I had hopes for Resident Evil: Afterlife ... I really did.
I've experienced sporadic moments of enjoyment with this franchise, and I knew that this would be a "Real 3D" experience. In other words, producers always intended for us to be wearing the funny glasses while watching the film, as opposed to 3-D conversions like Clash of the Titans.
But then the words "directed by Paul W.S. Anderson" appeared on the screen—reminding me that there was no talent at the helm. Anderson is responsible for rancid goat spew like AVP: Alien vs. Predator, Mortal Kombat and I Shat on the Screen, and Now You Are Watching It! (He also did Event Horizon and the first Resident Evil, so he's not technically the worst director on the planet; he's just one of them.)
This is a zombie picture that de-emphasizes the walking dead in favor of characters standing around and having monotonous conversations about what they are going to do next. And when they do something, they do it in frustratingly slow motion.
The story picks up where the last one left off, with multiple Alice (Milla Jovovich) clones running around in tight outfits; this visual is one of the few good things about the movie. They are attacking the Umbrella Corporation and going up against some bastard named Albert Wesker, played by the awful Shawn Roberts. He's yet another film villain who copies Hugo Weaving's performance in The Matrix.
Some nonsense goes down involving Shawn injecting Alice with something that makes her human again, yet she still survives a nasty plane crash and continues to kick ass. The idea of her again being human and vulnerable is never really explored, except she gets knocked out for a few seconds during a brawl.
Alice travels north toward Arcadia, where survivors, à la I Am Legend, are supposedly offering shelter and food. She finds Resident Evil: Extinction's Claire (Ali Larter) running around, suffering from amnesia and still looking incredibly hot. They decide to head for Los Angeles for whatever reason, where some Hollywood types are hiding in a skyscraper.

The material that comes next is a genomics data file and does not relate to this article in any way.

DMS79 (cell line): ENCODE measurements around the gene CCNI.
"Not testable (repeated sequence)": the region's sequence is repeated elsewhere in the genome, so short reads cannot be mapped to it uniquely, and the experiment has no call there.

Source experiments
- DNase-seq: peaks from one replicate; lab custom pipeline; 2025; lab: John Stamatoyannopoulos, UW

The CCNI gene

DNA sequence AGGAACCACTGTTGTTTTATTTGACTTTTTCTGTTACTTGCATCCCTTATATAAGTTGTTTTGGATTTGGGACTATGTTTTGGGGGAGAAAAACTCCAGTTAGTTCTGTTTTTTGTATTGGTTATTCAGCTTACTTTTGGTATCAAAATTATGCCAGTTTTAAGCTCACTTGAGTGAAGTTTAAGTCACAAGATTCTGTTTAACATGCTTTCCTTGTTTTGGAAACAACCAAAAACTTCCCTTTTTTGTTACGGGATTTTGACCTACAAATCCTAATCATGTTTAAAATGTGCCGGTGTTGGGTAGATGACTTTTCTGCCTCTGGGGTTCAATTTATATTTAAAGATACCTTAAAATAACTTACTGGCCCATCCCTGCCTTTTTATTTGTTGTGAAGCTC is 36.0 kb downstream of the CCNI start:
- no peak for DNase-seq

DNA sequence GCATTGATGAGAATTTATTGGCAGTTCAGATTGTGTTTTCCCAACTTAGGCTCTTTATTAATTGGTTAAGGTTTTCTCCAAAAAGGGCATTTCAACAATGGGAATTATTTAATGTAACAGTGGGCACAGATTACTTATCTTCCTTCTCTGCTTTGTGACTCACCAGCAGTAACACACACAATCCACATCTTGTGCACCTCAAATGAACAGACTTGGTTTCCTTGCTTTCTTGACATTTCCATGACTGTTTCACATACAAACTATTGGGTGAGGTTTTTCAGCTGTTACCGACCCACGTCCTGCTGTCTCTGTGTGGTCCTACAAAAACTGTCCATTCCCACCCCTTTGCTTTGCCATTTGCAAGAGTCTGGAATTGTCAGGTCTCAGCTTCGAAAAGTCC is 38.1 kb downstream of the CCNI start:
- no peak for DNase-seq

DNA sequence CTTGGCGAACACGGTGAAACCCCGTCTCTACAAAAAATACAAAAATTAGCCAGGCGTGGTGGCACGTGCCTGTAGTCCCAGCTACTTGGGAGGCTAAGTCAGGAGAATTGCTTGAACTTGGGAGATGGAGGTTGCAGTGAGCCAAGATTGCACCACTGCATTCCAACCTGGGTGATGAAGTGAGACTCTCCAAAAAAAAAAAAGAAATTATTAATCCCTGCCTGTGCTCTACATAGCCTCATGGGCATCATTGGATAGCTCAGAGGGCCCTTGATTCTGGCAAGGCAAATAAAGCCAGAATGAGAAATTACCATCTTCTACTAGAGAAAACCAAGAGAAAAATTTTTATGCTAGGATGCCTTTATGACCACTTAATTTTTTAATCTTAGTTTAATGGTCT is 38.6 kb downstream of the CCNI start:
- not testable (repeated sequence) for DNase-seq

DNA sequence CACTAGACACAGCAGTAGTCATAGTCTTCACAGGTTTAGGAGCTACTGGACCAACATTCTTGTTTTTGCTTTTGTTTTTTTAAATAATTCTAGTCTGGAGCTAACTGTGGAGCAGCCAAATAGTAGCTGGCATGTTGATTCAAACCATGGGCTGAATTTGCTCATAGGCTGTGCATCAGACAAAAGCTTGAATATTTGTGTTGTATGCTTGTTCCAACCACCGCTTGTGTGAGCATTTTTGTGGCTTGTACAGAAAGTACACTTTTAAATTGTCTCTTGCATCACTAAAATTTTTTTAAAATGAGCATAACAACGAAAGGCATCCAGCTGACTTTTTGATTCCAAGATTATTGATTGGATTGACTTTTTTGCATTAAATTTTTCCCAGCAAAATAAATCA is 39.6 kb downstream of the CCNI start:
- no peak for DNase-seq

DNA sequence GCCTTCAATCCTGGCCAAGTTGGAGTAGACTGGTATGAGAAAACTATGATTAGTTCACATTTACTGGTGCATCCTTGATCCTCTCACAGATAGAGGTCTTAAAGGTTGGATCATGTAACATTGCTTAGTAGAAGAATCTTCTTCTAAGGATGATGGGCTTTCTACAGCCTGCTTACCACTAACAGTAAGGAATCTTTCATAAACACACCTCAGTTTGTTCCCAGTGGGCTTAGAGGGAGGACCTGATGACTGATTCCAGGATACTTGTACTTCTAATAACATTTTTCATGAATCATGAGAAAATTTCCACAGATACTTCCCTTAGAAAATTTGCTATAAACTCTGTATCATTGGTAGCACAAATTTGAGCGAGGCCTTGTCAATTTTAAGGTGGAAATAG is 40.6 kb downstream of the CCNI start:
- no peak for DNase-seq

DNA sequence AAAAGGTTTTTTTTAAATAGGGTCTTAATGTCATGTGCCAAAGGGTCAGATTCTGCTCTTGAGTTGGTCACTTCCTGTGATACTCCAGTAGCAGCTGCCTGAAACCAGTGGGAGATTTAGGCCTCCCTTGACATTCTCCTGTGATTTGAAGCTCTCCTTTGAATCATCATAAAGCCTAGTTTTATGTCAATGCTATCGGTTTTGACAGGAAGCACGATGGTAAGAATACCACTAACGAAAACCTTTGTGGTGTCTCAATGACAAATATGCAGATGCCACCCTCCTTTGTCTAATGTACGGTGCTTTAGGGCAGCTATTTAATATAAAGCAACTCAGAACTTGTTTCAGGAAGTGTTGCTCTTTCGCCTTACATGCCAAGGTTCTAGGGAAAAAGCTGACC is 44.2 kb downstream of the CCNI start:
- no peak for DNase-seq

The standout character in L.A. is the imprisoned Chris Redfield (Wentworth Miller), Claire's long-lost brother. (What a coincidence!) The survivors are keeping him confined in a see-through cell, reminiscent of the one Hannibal Lecter occupied briefly at the end of The Silence of the Lambs. He stands out by talking exactly like the Old Spice guy. I was expecting him to yell out, "I'm on a horse!" during one of the many gun battles.
Those slow-motion battles are awful Matrix rip-offs, during which Anderson is clearly trying to show off the wonders of 3-D—and failing miserably. They contain nothing powerful or visually creative (a murky underwater swimming scene is quite underwhelming), and many of the backdrops are computer cheese, so the movie comes off like a cheap video game. I suppose that's appropriate given the source material, but it still makes for boring viewing.
There are moments when Jovovich and Larter are battling together that I realized that this duo could've been something special if they'd been directed by somebody who knew what he was doing. Instead, Anderson just tells Larter to stick out her chest while firing her guns—and she isn't afraid to show off her impressive yoga posture. She's like, "Hey, boys, get a load of THESE as I shred you with my guns!"
There's going to be a sequel for sure, so let's all join hands and pray that Anderson goes back to producing and gives the directorial chores to somebody who can do it better. (A blind giraffe, perhaps?)
Jovovich, and to a lesser extent, Larter have decent screen presences. They just need a movie with its own identity—one that doesn't rip off every action film that's scored big box office within the last 15 years.